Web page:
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Surge Deposits: How to Manage the Balance Sheet in a COVID-19 World

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More than $2 trillion of deposits have flowed into U.S. banks since early March, representing an unprecedented surge. Spurred by government programs and a strong desire for liquidity by companies and consumers alike, banks are now awash in deposits. The trend is drawing attention from regulators and bankers, creating new questions about balance sheet management as old Treasury models essentially become obsolete.

Banks need to develop strategies for managing the balance sheet under myriad scenarios that could develop in coming months and years. At the heart of this strategy is the need for banks to understand the potential behavior of these surge deposits, dictating how they could be put to use on the asset side.

This should involve developing detailed surge-deposit analytics to project structural and stressed liquidity, as well as customer-level analytics to make informed estimates of balance behavior based on a vast array of data points about the customer’s past holdings, current position and likely future path.

A prudent approach can help maintain balance sheet stability through the cycle. This involves determining financial objectives and constraints, planning for multiple potential scenarios, developing a coordinated and centralized action plan and developing appropriate monitoring and governance to make course corrections as necessary.

Taking these steps now can help prevent the need for a panicked and likely expensive overcorrection down the line.

A Long List of Unknowns

The months of uncertainty around COVID-19 are unlikely to retreat anytime soon. Before the virus hit earlier this year, the banking industry had been experiencing a relatively stable deposit environment. The Fed had signaled it planned to keep rates flat for the foreseeable future, and while the deposit market was still active with accelerated money in motion, trends had become somewhat predictable. (See Figure 1.)

But the industry has been anything but stable since early March when a large influx of liquidity started to enter the system. The Fed cut rates by 150 basis points to zero in a matter of two weeks and companies planned for the worst by drawing down credit lines to shore up liquidity. These actions, combined with government programs such as the Payment Protection Program and stimulus payments, have fueled the surge in deposits. (See Figure 2.)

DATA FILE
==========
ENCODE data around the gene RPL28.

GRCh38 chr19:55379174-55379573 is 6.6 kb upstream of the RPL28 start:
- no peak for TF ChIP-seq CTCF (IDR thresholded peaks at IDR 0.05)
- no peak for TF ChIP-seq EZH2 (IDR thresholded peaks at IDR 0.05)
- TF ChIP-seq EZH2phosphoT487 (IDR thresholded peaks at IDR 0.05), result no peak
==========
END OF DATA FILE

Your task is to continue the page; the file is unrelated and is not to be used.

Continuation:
Figure 1: Total U.S. Domestic Deposits – Q4 2019

Figure 2: U.S. Deposit Base

Deposits by Segment (% of Total Deposits)

Source: Novantas Analysis, FDIC SOD report; Z1; Includes commercial and savings banks, savings / lending associations, and credit unions

Total U.S. Domestic Deposits

Baseline Deposits

Source: Novantas Analysis; H8 Report
Note: Total H8 deposits grossed up to equal total US domestic deposits, which includes deposits from commercial and savings banks, savings & loan associations and shares from credit unions

Figure 1: Total U.S. Domestic Deposits – Q4 2019

Deposits by Segment (% of Total Deposits)

Consumer | $6.9 T
Commercial | $3.6 T
Wealth | $2.5 T
Small Business | $1.2 T
Public Funds | $1.0 T

Source: Novantas Analysis, FDIC SOD report; Z1; Includes commercial and savings banks, savings / lending associations, and credit unions

Figure 2: U.S. Deposit Base

Total U.S. Domestic Deposits

Baseline Deposits

Source: Novantas analysis of Federal Reserve H8 Data, CARES Act, and PPP Enhancement Act

Furthermore, the ongoing pandemic has significantly, and perhaps permanently, changed the way in which people and businesses conduct themselves in seemingly every facet of life – a development that has turned past assumptions about deposit behavior on its head.

The future behavior of these deposits is now at the heart of critical questions banks are asking themselves. How quickly will these surge deposits burn down? What is the worst-case scenario? How can a bank make the distinction between high- and low-quality deposits, given there are limited differences in product and cost between them in an ultra-low rate environment?

Sensitivity to rates will also be a major factor. How will these deposits react when rates finally rise again? If rates go negative, what actions should the bank take with respect to product design, pricing and marketing? Is it wise to be the first mover or is it better to wait for others to act? How will deposit customers respond?

Finally, banks will need to consider changes to models underlying asset/liability management, funds transfer pricing and stressed liquidity, as well as the overall impact on the institution’s asset strategy.